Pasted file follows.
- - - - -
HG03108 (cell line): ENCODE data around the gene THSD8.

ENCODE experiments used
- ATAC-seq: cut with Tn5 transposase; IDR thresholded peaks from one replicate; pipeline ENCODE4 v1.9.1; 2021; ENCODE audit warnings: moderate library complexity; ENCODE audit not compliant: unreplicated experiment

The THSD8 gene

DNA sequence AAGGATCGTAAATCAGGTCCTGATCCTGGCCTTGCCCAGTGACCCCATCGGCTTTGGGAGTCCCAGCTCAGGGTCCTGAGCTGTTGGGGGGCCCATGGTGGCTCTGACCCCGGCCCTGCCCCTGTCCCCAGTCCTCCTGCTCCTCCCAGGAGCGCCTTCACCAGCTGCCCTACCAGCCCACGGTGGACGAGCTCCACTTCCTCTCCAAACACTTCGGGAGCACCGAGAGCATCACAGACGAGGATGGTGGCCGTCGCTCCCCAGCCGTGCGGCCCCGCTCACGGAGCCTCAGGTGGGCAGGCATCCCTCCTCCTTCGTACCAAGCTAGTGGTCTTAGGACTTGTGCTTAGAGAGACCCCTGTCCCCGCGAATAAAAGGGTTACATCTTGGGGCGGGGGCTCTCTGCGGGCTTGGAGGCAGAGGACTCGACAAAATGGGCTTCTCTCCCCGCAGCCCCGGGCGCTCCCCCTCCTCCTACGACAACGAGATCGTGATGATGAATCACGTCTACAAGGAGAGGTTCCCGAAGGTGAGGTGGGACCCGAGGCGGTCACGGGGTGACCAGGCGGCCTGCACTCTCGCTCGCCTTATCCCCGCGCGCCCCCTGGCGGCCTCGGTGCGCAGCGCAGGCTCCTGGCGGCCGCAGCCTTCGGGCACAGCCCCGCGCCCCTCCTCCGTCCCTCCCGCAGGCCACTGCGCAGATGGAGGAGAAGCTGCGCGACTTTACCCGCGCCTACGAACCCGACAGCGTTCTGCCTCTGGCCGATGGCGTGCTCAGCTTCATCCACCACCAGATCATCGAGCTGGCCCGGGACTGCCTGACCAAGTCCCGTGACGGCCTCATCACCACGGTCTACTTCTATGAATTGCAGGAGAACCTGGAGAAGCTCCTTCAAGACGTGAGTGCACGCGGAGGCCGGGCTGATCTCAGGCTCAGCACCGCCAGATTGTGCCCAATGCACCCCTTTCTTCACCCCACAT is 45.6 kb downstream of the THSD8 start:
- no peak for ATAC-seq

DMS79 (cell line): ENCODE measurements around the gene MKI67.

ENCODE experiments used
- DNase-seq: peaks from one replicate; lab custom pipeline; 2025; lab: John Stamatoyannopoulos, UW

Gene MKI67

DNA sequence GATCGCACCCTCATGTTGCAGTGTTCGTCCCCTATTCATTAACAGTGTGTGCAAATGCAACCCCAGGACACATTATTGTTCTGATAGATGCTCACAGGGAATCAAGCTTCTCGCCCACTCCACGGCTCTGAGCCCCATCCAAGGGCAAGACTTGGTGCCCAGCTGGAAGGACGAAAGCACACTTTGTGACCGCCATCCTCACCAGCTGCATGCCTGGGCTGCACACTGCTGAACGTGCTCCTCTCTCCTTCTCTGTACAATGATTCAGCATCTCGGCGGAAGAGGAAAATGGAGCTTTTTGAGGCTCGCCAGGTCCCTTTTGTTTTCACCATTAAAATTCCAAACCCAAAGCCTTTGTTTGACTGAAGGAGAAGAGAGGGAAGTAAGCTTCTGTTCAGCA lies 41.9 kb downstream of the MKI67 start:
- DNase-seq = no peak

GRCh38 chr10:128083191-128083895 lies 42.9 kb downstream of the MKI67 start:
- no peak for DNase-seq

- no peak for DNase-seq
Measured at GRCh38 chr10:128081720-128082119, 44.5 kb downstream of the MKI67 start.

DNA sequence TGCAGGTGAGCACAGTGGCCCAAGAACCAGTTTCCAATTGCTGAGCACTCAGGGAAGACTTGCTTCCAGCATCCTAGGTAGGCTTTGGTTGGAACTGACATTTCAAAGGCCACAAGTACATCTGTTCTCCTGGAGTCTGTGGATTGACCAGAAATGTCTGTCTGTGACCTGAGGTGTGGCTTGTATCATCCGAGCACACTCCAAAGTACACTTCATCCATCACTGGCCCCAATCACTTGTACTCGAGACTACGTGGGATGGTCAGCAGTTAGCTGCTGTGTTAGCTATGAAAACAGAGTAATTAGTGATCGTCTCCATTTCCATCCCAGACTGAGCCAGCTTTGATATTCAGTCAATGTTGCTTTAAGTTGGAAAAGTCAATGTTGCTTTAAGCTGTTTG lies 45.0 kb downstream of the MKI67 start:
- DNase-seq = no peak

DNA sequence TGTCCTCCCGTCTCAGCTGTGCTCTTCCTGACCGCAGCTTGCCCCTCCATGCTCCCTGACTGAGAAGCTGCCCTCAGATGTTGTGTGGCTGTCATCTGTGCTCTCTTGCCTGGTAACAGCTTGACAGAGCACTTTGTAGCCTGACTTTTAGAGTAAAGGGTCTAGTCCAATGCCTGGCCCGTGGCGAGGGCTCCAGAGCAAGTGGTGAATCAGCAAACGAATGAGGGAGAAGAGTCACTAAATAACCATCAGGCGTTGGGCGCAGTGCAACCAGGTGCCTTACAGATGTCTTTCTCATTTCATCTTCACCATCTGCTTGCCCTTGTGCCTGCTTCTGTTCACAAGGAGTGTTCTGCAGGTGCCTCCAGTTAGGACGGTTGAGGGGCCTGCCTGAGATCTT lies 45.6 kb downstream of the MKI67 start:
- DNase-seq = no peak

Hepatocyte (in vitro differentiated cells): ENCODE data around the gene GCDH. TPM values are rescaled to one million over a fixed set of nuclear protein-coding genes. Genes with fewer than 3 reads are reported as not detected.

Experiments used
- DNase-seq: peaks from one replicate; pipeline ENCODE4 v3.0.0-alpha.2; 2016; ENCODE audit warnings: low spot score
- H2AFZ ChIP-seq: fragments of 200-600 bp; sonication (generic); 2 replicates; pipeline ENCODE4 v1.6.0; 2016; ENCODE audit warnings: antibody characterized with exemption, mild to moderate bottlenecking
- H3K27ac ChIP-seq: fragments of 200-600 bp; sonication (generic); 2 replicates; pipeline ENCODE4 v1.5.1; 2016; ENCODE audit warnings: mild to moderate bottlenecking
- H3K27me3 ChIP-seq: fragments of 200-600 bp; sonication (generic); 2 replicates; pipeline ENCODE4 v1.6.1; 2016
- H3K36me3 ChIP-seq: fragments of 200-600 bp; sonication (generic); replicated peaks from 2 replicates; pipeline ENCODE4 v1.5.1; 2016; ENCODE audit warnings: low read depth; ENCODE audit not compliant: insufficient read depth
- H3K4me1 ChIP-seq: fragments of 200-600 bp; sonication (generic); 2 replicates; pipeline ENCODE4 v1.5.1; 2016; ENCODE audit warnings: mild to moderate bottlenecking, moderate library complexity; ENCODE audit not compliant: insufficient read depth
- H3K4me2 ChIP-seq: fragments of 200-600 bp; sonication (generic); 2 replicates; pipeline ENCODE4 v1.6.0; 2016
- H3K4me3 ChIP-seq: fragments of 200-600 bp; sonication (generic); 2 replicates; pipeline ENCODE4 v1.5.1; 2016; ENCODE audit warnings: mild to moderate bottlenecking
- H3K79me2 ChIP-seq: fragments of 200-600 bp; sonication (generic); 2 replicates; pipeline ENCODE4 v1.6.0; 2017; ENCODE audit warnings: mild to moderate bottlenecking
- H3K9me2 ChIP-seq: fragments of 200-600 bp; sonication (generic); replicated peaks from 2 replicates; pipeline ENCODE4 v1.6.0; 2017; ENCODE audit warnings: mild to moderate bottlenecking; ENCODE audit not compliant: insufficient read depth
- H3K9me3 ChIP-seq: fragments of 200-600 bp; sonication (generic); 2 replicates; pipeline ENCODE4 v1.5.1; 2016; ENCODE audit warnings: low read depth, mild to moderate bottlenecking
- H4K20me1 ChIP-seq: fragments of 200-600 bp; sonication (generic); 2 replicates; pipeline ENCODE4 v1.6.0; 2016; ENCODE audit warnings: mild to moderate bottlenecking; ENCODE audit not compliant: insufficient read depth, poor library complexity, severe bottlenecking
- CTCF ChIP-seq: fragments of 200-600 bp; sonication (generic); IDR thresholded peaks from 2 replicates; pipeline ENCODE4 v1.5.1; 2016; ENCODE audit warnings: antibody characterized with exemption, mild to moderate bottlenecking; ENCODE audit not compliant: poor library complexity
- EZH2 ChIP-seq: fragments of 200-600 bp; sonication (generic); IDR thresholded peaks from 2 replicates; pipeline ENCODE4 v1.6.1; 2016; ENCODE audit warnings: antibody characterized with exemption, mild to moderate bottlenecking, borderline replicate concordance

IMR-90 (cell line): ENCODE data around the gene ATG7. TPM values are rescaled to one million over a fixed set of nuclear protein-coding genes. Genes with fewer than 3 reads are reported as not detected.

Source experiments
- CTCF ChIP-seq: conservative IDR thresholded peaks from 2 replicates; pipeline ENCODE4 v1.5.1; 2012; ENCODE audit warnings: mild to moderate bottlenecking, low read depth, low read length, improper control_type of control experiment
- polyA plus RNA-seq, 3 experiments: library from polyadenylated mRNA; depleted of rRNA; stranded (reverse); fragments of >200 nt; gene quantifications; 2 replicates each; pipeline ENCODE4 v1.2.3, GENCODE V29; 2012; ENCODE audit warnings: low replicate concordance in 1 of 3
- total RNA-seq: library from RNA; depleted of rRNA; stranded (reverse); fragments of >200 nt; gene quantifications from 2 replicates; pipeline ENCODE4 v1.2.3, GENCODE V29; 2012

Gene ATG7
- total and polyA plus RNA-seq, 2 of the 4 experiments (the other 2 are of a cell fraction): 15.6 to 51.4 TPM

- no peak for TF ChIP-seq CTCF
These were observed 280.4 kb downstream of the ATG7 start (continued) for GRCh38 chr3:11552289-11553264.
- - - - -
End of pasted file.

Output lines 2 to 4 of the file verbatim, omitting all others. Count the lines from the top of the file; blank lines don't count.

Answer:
ENCODE experiments used
- ATAC-seq: cut with Tn5 transposase; IDR thresholded peaks from one replicate; pipeline ENCODE4 v1.9.1; 2021; ENCODE audit warnings: moderate library complexity; ENCODE audit not compliant: unreplicated experiment

The THSD8 gene